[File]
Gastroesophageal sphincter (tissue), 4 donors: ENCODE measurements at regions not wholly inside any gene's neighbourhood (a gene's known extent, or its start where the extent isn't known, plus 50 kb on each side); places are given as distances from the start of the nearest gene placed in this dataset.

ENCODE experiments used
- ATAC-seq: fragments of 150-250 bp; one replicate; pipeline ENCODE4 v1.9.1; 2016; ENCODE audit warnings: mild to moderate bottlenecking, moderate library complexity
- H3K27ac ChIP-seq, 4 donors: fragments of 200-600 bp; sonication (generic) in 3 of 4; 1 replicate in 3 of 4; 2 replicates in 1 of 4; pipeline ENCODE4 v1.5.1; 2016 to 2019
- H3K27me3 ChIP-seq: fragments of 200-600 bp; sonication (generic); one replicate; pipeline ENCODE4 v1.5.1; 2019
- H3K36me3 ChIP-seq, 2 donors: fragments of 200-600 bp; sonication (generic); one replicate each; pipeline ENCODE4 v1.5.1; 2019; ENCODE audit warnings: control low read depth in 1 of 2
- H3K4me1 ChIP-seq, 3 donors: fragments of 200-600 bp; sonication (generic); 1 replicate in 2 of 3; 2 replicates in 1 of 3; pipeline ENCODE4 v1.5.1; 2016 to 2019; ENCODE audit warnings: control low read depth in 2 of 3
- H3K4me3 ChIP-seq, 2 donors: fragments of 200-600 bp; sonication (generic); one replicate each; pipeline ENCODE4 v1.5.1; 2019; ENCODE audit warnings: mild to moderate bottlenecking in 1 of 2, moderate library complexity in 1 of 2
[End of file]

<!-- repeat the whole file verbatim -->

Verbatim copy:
Gastroesophageal sphincter (tissue), 4 donors: ENCODE measurements at regions not wholly inside any gene's neighbourhood (a gene's known extent, or its start where the extent isn't known, plus 50 kb on each side); places are given as distances from the start of the nearest gene placed in this dataset.

ENCODE experiments used
- ATAC-seq: fragments of 150-250 bp; one replicate; pipeline ENCODE4 v1.9.1; 2016; ENCODE audit warnings: mild to moderate bottlenecking, moderate library complexity
- H3K27ac ChIP-seq, 4 donors: fragments of 200-600 bp; sonication (generic) in 3 of 4; 1 replicate in 3 of 4; 2 replicates in 1 of 4; pipeline ENCODE4 v1.5.1; 2016 to 2019
- H3K27me3 ChIP-seq: fragments of 200-600 bp; sonication (generic); one replicate; pipeline ENCODE4 v1.5.1; 2019
- H3K36me3 ChIP-seq, 2 donors: fragments of 200-600 bp; sonication (generic); one replicate each; pipeline ENCODE4 v1.5.1; 2019; ENCODE audit warnings: control low read depth in 1 of 2
- H3K4me1 ChIP-seq, 3 donors: fragments of 200-600 bp; sonication (generic); 1 replicate in 2 of 3; 2 replicates in 1 of 3; pipeline ENCODE4 v1.5.1; 2016 to 2019; ENCODE audit warnings: control low read depth in 2 of 3
- H3K4me3 ChIP-seq, 2 donors: fragments of 200-600 bp; sonication (generic); one replicate each; pipeline ENCODE4 v1.5.1; 2019; ENCODE audit warnings: mild to moderate bottlenecking in 1 of 2, moderate library complexity in 1 of 2